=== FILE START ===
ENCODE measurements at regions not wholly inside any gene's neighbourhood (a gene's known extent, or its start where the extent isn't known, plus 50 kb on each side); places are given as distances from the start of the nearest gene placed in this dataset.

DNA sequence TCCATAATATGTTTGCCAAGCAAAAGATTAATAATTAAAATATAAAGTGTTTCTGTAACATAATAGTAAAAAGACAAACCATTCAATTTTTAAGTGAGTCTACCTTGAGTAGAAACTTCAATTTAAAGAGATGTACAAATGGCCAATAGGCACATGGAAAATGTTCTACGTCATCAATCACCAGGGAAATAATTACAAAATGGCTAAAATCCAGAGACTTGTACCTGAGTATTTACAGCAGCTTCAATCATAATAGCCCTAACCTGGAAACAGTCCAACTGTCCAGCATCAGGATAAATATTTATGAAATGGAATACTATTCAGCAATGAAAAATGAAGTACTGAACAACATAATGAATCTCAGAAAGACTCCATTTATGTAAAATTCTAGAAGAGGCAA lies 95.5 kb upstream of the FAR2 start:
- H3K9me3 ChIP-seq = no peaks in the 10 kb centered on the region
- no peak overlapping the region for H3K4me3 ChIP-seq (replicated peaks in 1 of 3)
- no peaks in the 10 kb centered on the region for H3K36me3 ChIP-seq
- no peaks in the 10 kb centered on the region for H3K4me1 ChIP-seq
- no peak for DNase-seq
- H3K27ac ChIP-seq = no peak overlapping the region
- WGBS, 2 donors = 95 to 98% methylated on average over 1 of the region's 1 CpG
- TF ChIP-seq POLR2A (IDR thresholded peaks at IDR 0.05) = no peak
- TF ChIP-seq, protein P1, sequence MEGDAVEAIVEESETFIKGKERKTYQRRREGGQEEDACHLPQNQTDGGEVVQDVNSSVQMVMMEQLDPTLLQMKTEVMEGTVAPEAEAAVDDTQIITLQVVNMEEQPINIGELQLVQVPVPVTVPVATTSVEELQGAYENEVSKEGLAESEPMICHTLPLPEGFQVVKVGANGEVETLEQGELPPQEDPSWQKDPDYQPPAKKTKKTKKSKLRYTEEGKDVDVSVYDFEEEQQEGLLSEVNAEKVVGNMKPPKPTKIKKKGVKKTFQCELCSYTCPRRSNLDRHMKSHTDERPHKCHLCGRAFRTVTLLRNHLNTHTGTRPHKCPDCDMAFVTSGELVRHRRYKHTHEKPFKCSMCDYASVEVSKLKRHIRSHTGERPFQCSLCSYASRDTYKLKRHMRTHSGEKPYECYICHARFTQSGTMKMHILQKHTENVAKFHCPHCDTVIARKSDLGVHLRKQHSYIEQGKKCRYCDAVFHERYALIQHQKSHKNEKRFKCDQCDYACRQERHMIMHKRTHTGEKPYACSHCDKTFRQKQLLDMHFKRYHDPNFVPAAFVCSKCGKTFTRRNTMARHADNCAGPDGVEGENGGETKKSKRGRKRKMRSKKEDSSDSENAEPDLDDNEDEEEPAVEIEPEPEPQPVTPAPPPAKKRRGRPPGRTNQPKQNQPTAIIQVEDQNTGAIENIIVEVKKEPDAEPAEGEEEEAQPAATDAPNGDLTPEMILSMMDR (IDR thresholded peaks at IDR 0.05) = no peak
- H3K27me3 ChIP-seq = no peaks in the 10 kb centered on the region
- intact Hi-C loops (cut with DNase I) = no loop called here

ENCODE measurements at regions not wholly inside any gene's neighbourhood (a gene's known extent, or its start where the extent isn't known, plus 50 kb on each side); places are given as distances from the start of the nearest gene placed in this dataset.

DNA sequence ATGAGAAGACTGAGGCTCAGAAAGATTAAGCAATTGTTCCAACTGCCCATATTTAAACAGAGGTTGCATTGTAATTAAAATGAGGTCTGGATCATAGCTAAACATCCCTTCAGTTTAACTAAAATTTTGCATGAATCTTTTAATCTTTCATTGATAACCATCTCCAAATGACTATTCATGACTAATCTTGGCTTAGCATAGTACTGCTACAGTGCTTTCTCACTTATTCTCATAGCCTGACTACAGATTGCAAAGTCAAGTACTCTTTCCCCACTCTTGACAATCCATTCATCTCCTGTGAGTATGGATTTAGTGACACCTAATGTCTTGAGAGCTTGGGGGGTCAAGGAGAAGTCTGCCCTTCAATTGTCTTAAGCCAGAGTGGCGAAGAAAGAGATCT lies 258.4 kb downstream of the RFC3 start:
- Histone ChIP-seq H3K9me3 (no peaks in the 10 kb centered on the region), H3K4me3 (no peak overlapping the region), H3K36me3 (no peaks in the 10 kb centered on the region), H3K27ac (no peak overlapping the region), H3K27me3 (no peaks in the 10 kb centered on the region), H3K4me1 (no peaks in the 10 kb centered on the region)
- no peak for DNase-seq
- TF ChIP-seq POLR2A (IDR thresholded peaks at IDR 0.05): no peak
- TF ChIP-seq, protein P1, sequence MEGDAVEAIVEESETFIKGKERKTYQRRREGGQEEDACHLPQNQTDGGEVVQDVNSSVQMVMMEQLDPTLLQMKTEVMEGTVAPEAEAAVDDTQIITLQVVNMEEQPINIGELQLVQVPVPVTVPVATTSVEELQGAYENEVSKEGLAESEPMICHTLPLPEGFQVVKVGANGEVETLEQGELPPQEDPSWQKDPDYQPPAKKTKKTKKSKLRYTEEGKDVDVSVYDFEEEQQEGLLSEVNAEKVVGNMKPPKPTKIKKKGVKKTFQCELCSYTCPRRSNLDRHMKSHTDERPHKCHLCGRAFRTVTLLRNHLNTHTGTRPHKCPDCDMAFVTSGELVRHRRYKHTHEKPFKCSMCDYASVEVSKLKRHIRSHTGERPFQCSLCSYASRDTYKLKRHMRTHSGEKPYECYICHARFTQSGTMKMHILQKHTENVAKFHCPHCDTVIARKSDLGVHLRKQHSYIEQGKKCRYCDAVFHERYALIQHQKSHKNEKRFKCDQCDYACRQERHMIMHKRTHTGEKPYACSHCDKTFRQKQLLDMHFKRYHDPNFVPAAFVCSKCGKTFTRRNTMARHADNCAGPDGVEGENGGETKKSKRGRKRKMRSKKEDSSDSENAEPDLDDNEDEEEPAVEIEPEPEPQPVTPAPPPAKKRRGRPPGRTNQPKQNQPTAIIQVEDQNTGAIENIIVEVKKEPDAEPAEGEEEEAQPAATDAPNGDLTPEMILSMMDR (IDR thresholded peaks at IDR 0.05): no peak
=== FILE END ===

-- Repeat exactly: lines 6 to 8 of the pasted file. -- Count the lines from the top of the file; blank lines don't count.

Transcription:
- no peaks in the 10 kb centered on the region for H3K4me1 ChIP-seq
- no peak for DNase-seq
- H3K27ac ChIP-seq = no peak overlapping the region